A majority of Indians may not be aware of the fact that the north-eastern State of Assam is ravaged by floods and erosion every year on a scale that devastated the pilgrimage sites of Kedarnath and Badrinath recently. However the deluge in Uttarakhand was a rare climatic catastrophe where unfortunately the death toll was heavy because of the presence of lakhs of pilgrims, whereas the floods in Assam are an annual calamity.
Normally every monsoon Assam bears the brunt of more than one wave of floods as the rivers Brahmaputra and Barak along with their tributaries wreak havoc in the State. Fortunately the annual death count is not as high as that in Uttarakhand only because of the peoples’ prolonged experience and preparedness in battling high floods rather than any forewarnings or precautionary measures of the government. It is both shameful and distressing that even after sixty years of planning and spending thousands of crores in the name of flood relief and flood control both the Central and the State governments have failed to find a permanent solution to this annual calamity. On the other hand the common man, mainly the peasantry, has shown admirable courage and resilience in coping with this annual scourge by rebuilding their broken lives to start life anew after every onslaught.
This year has been no exception with the first wave in May/June already causing considerable devastation. Floods and erosion are thus a constant threat to the existence of the State’s people and its land mass. Only the yearly scale of devastation differs depending on the severity. For instance Assam experienced some of the worst floods in its history during 1988 to 2008, India’s period of economic boom. In these floods a total of 1,128 lives were lost and on an average each year 50 lakh people were affected, about 20 lakh hectares of land submerged, 4 lakh hectares of standing crops destroyed, basic infrastructure damaged and thousands of homes, livestock and animals swept away. Even the world famous Kaziranga National Park and Majuli, the biggest river island in Asia and a seat of Vaishnavite culture, are constantly threatened by floods and erosion. According to the National Population Census one third of the State’s over three crore population i.e. nearly 1 crore people are flood displaced. And without proper relief or rehabilitation this must be considered as one of India’s biggest humanitarian crisis and disaster management failures.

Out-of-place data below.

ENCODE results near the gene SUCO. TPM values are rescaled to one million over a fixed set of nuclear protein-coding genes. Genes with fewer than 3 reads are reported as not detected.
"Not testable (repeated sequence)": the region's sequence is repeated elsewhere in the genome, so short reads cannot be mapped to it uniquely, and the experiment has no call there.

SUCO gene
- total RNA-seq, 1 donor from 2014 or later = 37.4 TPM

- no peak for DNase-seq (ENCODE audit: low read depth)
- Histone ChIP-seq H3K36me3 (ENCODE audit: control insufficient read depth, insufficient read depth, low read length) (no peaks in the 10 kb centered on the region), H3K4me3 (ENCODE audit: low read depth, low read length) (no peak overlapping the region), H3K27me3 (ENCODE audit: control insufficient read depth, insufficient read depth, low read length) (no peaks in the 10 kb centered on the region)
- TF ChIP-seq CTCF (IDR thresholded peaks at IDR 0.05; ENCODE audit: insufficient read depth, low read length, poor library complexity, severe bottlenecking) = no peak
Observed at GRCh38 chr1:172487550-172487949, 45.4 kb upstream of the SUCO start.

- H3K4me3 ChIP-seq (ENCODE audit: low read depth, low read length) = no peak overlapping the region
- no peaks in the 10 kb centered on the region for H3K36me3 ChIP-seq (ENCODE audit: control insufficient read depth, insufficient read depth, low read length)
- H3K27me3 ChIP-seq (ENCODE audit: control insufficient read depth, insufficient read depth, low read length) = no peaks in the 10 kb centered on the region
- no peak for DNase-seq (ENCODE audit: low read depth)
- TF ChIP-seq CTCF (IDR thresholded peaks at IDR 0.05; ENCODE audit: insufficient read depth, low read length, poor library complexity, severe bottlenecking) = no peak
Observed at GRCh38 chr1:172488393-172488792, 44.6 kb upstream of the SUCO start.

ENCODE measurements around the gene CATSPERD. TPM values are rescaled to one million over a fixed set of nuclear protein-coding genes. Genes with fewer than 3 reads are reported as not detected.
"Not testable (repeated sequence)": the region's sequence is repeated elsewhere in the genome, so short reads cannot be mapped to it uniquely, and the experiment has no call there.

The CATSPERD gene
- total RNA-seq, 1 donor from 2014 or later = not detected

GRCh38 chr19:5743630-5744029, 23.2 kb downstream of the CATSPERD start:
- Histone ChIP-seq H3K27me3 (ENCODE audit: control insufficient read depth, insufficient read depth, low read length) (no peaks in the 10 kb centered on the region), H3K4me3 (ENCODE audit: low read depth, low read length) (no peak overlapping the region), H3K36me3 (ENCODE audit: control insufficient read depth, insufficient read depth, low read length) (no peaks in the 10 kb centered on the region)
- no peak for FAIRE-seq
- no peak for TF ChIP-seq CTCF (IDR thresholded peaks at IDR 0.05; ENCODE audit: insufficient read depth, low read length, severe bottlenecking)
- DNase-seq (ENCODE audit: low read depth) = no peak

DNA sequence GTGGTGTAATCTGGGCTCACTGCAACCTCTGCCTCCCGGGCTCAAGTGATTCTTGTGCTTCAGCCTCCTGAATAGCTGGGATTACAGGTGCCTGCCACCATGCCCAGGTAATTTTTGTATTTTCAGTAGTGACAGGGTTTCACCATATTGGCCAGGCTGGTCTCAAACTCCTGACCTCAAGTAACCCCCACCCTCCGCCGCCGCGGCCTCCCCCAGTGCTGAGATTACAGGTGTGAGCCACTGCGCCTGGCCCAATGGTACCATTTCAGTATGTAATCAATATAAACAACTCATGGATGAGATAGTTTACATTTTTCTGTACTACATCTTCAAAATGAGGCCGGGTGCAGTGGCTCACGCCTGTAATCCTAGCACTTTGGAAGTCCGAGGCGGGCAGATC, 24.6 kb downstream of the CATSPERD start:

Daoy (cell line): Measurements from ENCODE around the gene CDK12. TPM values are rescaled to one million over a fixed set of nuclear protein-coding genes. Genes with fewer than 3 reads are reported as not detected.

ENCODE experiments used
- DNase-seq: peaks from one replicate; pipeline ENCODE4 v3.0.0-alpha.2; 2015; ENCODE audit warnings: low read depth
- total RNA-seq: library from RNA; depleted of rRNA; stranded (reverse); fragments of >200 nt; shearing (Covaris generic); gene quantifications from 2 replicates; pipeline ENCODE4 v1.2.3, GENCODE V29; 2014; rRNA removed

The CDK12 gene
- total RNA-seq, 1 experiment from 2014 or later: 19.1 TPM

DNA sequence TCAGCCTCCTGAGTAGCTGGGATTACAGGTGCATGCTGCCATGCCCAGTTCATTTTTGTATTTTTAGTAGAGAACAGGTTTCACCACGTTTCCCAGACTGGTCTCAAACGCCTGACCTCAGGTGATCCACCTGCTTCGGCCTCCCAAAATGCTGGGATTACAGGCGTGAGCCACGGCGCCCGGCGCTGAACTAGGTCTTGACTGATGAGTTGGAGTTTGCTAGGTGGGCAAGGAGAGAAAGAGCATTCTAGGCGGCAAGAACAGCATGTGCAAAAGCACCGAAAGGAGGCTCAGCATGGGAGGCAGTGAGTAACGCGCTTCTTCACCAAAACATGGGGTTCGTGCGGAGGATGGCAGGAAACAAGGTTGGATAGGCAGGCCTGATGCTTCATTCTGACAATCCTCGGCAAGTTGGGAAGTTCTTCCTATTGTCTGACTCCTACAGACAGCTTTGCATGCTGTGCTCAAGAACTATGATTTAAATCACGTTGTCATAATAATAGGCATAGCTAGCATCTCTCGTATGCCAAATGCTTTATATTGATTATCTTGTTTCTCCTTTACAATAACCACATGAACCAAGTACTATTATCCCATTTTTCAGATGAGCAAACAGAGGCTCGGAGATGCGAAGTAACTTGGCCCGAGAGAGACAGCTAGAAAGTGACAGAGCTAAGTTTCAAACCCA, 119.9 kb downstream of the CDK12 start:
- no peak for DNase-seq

This mass displacement has increased the pressure on the State’s habitable land contributing to the recurring ethno-communal and socio-political tensions in the State. Often clashes have occurred with the local communities settled in safer flood free zones or the ethnic tribal population in the reserved forest lands when flood victims have tried to rehabilitate themselves in these areas. It has also given an opportunity to illegal Bangladeshi immigrants to infiltrate deeper into the State under the guise of flood victims. Moreover the economic hardship from this constant disruption of life and livelihood particularly in the rural areas, have made them the ideal recruitment grounds for militant cadres. That’s why despite almost all the major insurgent outfits opting for peace talks there is no end to militancy. New outfits keep cropping up or the anti-talk factions keep getting new recruits.
Economically floods and erosion are primarily responsible for Assam’s underdevelopment, causing huge losses and weakening the State’s fragile agro-economy which is its mainstay. The Planning Commission had put the estimated loss during the 9th Plan period at Rs.80,000/-lakh. But an Asian Development Bank report put the annual loss from 1988 to 2008 at Rs.350/- million. While in an analysis in 2006 by the South Asia Network on Dams, Rivers and People, Delhi, the average annual flood damages in the Brahmaputra basin from 1980-1988 was Rs 1,445.2 million which increased to Rs 7,171.7 million in 1995-2005. In comparison preliminary estimates have put the loss in the Uttarakhand floods at Rs 3,000 crore with a three year set-back to its economy and development. Apparently when the whole country was enjoying an economic boom Assam was battling with floods and suffering huge losses.